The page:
Is hiring for culture fit a bad idea?

As recruitment plans get back on track, how do you ensure you're hiring the right candidate for the company?

Is hiring for culture fit a bad idea?

There are so many factors to consider when you’re looking to hire the right person for the job – a candidate’s skills, attitude, and potential to fit in the job role and company. While leaders in Asia grapple with hiring for potential versus experience, especially in these times when skills are scarce, there’s the additional question of the candidate’s culture fit. With the hiring process subject to issues like personal bias, is hiring for culture fit a slippery slope for the company’s D&I agenda?

Read more: Is your hiring approach all wrong?

Top considerations when hiring

Just before the pandemic hit and halted any company plans to expand their recruitment strategies, a study found that close to half of hiring managers in Asia remained reluctant to evolve their recruitment strategies. Most still stuck to the tactic of hiring based solely on experience. Back in 2019, when faced with a shrinking pool of talent with in-demand skillsets, hiring managers placed the following as top criteria for recruits:

  • Having relevant experience (64%)
  • Candidate’s ability to learn quickly (57%)
  • Whether they demonstrated soft skills (48%)
  • Alignment with company culture (44%)

What a bad hire looks like

Although relevant experience was commonly viewed as important during the recruitment stage, it proved to be less of a factor in measuring the quality of a hire. Unfortunately, one in three new employees still turned out to be a bad hire, according to Robert Walters. Over half (47%) of hiring managers shared that the process of recognising a low-quality hire and mutually addressing the situation can take as long as three months to more than a year. Top reasons why they turned out to be a bad hire include:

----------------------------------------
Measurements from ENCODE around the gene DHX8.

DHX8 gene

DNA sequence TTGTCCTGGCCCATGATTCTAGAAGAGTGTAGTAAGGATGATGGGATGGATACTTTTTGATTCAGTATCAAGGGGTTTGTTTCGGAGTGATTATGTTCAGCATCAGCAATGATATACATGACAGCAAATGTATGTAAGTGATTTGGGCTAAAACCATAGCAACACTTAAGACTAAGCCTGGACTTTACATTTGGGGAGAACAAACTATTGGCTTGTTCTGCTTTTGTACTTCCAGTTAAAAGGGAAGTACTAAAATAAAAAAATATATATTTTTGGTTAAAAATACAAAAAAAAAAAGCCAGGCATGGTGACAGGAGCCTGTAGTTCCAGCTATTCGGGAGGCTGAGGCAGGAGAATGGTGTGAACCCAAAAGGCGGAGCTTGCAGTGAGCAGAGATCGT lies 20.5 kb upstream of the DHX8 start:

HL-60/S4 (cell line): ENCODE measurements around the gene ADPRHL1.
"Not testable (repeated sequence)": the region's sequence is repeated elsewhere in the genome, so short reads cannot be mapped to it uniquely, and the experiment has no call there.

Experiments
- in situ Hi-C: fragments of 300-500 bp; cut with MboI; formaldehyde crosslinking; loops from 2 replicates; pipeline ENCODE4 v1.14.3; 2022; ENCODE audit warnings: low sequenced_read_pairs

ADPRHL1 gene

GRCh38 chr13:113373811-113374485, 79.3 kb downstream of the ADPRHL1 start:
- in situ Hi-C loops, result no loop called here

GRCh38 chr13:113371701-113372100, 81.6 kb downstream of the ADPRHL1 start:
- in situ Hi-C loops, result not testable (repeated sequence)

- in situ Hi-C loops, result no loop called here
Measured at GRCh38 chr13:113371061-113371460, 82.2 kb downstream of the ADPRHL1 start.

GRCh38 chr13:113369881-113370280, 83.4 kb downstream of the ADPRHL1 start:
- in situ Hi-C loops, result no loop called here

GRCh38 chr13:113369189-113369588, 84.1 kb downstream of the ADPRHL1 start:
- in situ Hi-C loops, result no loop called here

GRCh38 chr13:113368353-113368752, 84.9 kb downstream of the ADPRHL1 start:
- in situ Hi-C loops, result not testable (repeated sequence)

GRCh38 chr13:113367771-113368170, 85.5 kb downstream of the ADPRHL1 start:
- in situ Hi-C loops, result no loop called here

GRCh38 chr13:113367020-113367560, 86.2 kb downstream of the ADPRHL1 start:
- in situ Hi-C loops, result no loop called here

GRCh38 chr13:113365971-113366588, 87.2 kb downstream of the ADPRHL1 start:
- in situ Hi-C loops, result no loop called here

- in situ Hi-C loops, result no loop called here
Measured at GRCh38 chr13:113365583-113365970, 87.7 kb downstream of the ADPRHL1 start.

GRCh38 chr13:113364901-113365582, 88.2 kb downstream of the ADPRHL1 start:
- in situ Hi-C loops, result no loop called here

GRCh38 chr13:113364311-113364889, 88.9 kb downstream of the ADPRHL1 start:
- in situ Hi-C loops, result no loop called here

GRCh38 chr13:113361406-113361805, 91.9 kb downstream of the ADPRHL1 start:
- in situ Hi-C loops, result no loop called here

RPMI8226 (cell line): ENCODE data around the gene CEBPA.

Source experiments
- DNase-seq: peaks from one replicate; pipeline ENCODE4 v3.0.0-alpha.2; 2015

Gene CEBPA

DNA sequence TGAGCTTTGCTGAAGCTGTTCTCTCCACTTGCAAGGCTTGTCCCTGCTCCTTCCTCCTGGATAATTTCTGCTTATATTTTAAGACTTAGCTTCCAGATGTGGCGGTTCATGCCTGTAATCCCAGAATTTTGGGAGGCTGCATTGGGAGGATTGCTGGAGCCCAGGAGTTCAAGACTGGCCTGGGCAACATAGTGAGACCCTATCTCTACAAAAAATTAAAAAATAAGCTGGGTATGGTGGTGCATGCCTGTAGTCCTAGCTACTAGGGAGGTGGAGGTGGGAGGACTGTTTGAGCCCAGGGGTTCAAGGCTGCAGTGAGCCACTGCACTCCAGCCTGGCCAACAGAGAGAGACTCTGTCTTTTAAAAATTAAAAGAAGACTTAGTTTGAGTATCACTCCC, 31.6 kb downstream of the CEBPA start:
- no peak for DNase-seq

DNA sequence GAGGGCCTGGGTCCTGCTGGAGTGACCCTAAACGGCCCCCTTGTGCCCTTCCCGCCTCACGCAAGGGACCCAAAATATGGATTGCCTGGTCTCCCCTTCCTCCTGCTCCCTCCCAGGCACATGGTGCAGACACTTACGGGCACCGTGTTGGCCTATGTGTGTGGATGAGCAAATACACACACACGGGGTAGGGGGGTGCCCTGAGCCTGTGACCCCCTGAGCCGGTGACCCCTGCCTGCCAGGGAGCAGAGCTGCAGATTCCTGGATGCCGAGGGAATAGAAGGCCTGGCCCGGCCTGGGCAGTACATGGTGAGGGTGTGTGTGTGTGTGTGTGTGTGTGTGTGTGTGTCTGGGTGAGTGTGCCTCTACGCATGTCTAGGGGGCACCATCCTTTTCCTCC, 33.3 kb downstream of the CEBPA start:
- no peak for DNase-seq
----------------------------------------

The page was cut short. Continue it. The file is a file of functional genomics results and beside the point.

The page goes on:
• Failure to deliver satisfactory work (31%)
  • Less than desired work attitude (23%)
  • Inability to adapt to the company’s culture (20%)

A study by Robert Half, on the other hand, found that more than seven in ten hires do not fit in with the company culture. Top reasons why employees struggled to ‘fit in’ were a lack of team spirit (45%), an inability to work collaboratively (45%), or to get along with their new co-workers (38%). A separate study by Robert Half also found that a third of employers (39%) took just two weeks to discover that they’d hired the wrong person. Another 15% of employers said they realised their mistake within a recruit’s first week on the job.

Read more: 71% of recruits fail to fit in with company culture

When ‘culture fit’ becomes a problem

While employers can point out a sore thumb in the team, what if the root problem of ‘fitting in’ lies in the existing company culture instead of the new staffer? According to research commissioned by The Open University, almost a third of senior managers (29%) admitted that they hired people just like them. Findings showed that employers placed significant importance on educational attainment (86%), cultural fit (77%), tastes and leisure pursuits (65%), and even social background (61%).

“Everyone says: Do [recruits] fit culturally?” said Szen Chew, director, global talent acquisition at Ciena. “What we’re trying to do is really reconsider, reinforce, and ensure that cultural fit doesn’t just mean, oh it’s another someone like us. Because that doesn’t create and push the diversity that we’re looking for. No, we need to be able to bring candidates that can bring something new to the business, help fill blind spots, push the boundaries, expand horizons, and really equip those teams and the wider organisation for future success. If you keep hiring just mirrors of yourself because it’s a good cultural fit, that doesn’t help you advance and push boundaries and think outside the box.”